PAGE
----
Cade – After reading through the constitution a couple times, I defiantly want to make some changes in that, like Seth said, try to communicate with students better, so we can have more students participate.
What have you guys been involved in with SGA?
Cade – We help the honors kids, we help clean up around campus, this week we’re helping the Red Flag Campaign, and just yesterday we went and did arts and crafts with the kids at the daycare.
Seth – Working with other groups, governing groups, and sanctioned two new groups, Self-Sufficient and Cosmetology Club, and working with funding for those groups and other groups that need funding, especially a group who has a great community service project. SGA, we would want to help them. And if we can be a part of it too, then it’s all the better. That’s what SGA is here for, to help out with anything on campus.
Do you guys want a bigger presence here on campus?
Cade – More people involved in SGA. As soon as we had elections, there was only like six people on there, and we can have up to 22, but we only have like 10 or 12 people on SGA.
Seth – We would want more to participate. It’s not a huge time commitment.
Cade – It’s about an hour a week.
Seth – We have our meetings 4:30 (p.m.) on Tuesday, which is open to all students. You don’t have to be a part of SGA to come. If anyone is interested in running for a certain position, talk to anyone in SGA, either Kade or I. We can definitely answer any questions that you might have.
Cade – You also get a book scholarship too. It gives back if you give back.

Seth – It’s not a very difficult election process, especially in the fall, and you write a paragraph that goes on Dragon Zone.
Cade – As long as there is one person.
Seth – As long as you vote for yourself, you’ll make it.
What made you guys run for SGA?
Kade – To make a difference.
Seth – Last year, when Wiens … I’ve know him previous years before HutchCC and he had talked to me and told me about it, and I was interested in it, and I enjoyed it a lot. Lane did a lot of recruiting, and I hope next year I can do the same.

Tony Award 2018 outlook

Thursday, May 3rd, 2018

For my final column with The Collegian, I’d like to discuss my favorite form of entertainment – the theatre.
As a theatre major, one award show I look forward to the most (even more than the Oscars) is the Tonys. Now, theatre people may not watch the Tonys, but they should. The Tonys celebrate the best work in the theatre world, all with live performances that never cease to amaze and impress. This year’s ceremony is June 10, and is hosted by Sara Barellies and Josh Groban. If you’ve never watched this award show, give it a try. Here is a look at some of the shows that may come up during the ceremony:

  1. “Mean Girls”: The totally fetch musical that starred Lindsay Lohan, Rachel McAdams and Tina Fey is now an even more fetch Broadway musical. With a book written by Fey herself, it is a non-stop laugh party. The music is just as infectious and is sung by a stellar cast including new Tony nominees Taylor Louderman, Grey Henson and Ashley Park. The show picked up 12 nominations (tied for the most this year) and is a top contender to take home the Tony for Best Musical. (side note: I’m rooting for them to win.)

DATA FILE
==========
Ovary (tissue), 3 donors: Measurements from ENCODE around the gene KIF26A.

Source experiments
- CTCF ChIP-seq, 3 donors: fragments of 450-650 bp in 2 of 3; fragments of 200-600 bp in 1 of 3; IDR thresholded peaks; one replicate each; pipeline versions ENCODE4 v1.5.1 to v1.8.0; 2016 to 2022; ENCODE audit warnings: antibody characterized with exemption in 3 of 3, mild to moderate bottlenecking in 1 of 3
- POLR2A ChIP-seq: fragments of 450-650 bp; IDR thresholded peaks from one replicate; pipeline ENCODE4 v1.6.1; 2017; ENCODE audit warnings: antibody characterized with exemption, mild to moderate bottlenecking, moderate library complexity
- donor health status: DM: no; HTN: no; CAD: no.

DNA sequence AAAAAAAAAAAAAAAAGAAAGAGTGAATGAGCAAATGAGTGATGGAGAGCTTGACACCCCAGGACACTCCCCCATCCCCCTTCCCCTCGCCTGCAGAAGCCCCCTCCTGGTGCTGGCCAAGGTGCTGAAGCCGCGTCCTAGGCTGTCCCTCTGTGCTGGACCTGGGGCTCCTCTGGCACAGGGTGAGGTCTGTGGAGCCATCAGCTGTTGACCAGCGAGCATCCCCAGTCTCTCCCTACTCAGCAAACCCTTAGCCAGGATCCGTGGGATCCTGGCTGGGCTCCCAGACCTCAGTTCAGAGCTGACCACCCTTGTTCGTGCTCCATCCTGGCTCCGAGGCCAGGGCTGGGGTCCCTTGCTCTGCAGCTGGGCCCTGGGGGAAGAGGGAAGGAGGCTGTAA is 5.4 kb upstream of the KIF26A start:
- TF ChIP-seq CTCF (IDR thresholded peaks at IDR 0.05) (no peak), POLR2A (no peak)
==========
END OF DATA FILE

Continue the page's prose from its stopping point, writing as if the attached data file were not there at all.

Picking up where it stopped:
2. “SpongeBob Squarepants The Musical”: SpongeBob, Patrick and the whole Bikini Bottom gang make a move from under the sea to the great white way. I’ll admit, when I heard this was happening, I laughed it off and expected it to flop. However, the show has garnered critical acclaim with many praises for the cast, music and technical designs. The music has a lot of celebrity writers, including Sara Barellies, Lady Antebellum, Panic! At the Disco, David Bowie, John Legend and the Flaming Lips. Expect SpongeBob and the gang to make a splash this year.
  3. “Angels in America”: Perhaps one of the best plays of all time, “Angels in America” has returned to Broadway with leading man Andrew Garfield. After a celebrated run in England, the show made a transfer to Broadway and has provided a beautiful update to this play, which centers on the AIDS epidemic and homophobia. The show plays over seven hours long, but many people have said it was not only worth it, but an enrichment experience, too. The show was nominated for 11 Tony Awards, and is expected to take home best play revival.
  4. “Harry Potter and the Cursed Child”: That’s right, our favorite boy who lived is now playing on Broadway. The wizarding world has come to life like never before in this captivating musical following Harry Potter’s son. The show has already become one of the most successful shows in Britain and will most likely be on Broadway for quite some time. Good luck getting tickets though. Not only is it sold out, but tickets are $500, the most expensive show currently on Broadway. The show was nominated for 10 Tony Awards and will take home best play, no question.
  5. “The Bands Visit”: After a mix up, a band from Egypt is lost in Israel and bond with the locals, all while performing beautiful numbers of love and lost. This new musical is nominated for 11 Tony Awards and was an early frontrunner for best new musical.